Editors Jessica Powell & Mark Eisner discuss and sign Pablo Neruda’s Venture of the Infinite Man
Neruda's long-overlooked third book of poetry, critical in his poetic evolution, now translated into English for the very first time!
Over twenty books by Pablo Neruda, the legendary Chilean poet and Nobel Laureate, have been translated into English, a testament to his enormous appeal. Yet, the work Neruda pointed to as "one of the most important books of my poetry," has been woefully neglected and remains virtually unknown.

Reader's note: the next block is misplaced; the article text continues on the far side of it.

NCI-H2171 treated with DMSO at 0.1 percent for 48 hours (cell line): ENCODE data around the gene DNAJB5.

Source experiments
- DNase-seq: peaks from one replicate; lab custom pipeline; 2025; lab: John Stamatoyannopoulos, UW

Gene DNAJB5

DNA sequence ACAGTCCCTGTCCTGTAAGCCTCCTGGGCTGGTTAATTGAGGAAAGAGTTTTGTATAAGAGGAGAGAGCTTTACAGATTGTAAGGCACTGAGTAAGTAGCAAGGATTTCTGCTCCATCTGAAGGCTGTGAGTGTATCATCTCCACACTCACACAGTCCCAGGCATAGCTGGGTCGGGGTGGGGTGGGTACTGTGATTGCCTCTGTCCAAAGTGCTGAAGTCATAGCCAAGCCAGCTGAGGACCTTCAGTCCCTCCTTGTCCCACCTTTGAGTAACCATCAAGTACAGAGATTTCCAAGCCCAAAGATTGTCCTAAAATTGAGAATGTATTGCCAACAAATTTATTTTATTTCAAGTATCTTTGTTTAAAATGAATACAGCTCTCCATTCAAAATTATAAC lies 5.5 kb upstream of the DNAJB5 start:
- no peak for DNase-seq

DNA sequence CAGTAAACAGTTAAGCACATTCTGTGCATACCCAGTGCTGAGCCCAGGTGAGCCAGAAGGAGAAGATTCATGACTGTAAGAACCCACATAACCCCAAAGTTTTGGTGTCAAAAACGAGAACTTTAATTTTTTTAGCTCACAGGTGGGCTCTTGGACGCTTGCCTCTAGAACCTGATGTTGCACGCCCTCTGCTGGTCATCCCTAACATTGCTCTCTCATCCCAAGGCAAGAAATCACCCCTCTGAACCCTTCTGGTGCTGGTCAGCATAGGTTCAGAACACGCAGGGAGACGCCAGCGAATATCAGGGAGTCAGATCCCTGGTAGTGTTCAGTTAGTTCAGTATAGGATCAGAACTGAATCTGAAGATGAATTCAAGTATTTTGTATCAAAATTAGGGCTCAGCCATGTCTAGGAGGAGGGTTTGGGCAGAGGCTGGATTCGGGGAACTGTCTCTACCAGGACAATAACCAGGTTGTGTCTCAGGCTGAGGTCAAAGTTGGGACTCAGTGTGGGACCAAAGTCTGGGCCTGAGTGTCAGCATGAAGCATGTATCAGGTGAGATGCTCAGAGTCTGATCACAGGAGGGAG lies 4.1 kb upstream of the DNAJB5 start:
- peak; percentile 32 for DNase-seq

venture of the infinite man was Neruda's third book, published in 1926, two years after his widely celebrated and still much beloved Twenty Love Poems. In a stark stylistic departure from the love poems, Neruda discarded rhyme, meter, punctuation and capitalization in an attempt to better capture the voice of the subconscious. In an epic poem comprised of fifteen cantos spread over 44 un-numbered pages, the Infinite Man sets forth on a virtual sleepwalk through time and space, on a quest to atone for his past and to rediscover himself. Neruda's readers were not prepared for this experiment, and venture did not garner the reception Neruda had hoped for. Indeed, decades after its publication, he lamented that it remained "the least read and least studied of all my work." venture is a strikingly clear example of a poet's creative and intellectual development, bridging the aching, plain lyricism of Love Poems, and the unique hermeticism of Neruda's next book, the landmark Residence on Earth. Neruda considered venture essential to his evolution: "Within its smallness and minimal expression, more than most of my works, it claimed, it secured, the path that I had to follow." Its long-overdue translation into English is cause for celebration! (City Light Books)